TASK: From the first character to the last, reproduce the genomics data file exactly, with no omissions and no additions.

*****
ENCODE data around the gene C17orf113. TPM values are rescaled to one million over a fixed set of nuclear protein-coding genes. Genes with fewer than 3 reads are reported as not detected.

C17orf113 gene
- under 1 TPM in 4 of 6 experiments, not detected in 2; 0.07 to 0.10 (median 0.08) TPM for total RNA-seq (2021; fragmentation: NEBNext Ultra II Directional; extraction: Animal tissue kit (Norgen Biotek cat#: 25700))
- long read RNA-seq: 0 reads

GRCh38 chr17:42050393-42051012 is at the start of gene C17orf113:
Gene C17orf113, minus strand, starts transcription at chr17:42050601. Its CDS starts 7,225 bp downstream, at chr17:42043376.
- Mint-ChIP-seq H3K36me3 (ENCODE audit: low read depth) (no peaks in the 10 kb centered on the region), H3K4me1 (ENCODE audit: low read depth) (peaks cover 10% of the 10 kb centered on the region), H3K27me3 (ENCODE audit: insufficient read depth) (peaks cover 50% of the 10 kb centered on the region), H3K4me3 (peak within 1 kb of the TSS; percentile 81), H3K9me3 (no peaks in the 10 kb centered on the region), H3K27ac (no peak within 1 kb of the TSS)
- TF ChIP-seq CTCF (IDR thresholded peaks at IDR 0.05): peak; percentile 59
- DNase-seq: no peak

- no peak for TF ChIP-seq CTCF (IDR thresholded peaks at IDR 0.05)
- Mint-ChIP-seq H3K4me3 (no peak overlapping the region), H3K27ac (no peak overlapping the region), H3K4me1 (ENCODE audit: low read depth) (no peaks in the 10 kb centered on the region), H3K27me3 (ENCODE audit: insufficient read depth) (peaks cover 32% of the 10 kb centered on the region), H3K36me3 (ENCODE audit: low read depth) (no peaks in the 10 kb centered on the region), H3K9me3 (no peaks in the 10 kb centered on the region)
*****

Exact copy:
ENCODE data around the gene C17orf113. TPM values are rescaled to one million over a fixed set of nuclear protein-coding genes. Genes with fewer than 3 reads are reported as not detected.

C17orf113 gene
- under 1 TPM in 4 of 6 experiments, not detected in 2; 0.07 to 0.10 (median 0.08) TPM for total RNA-seq (2021; fragmentation: NEBNext Ultra II Directional; extraction: Animal tissue kit (Norgen Biotek cat#: 25700))
- long read RNA-seq: 0 reads

GRCh38 chr17:42050393-42051012 is at the start of gene C17orf113:
Gene C17orf113, minus strand, starts transcription at chr17:42050601. Its CDS starts 7,225 bp downstream, at chr17:42043376.
- Mint-ChIP-seq H3K36me3 (ENCODE audit: low read depth) (no peaks in the 10 kb centered on the region), H3K4me1 (ENCODE audit: low read depth) (peaks cover 10% of the 10 kb centered on the region), H3K27me3 (ENCODE audit: insufficient read depth) (peaks cover 50% of the 10 kb centered on the region), H3K4me3 (peak within 1 kb of the TSS; percentile 81), H3K9me3 (no peaks in the 10 kb centered on the region), H3K27ac (no peak within 1 kb of the TSS)
- TF ChIP-seq CTCF (IDR thresholded peaks at IDR 0.05): peak; percentile 59
- DNase-seq: no peak

- no peak for TF ChIP-seq CTCF (IDR thresholded peaks at IDR 0.05)
- Mint-ChIP-seq H3K4me3 (no peak overlapping the region), H3K27ac (no peak overlapping the region), H3K4me1 (ENCODE audit: low read depth) (no peaks in the 10 kb centered on the region), H3K27me3 (ENCODE audit: insufficient read depth) (peaks cover 32% of the 10 kb centered on the region), H3K36me3 (ENCODE audit: low read depth) (no peaks in the 10 kb centered on the region), H3K9me3 (no peaks in the 10 kb centered on the region)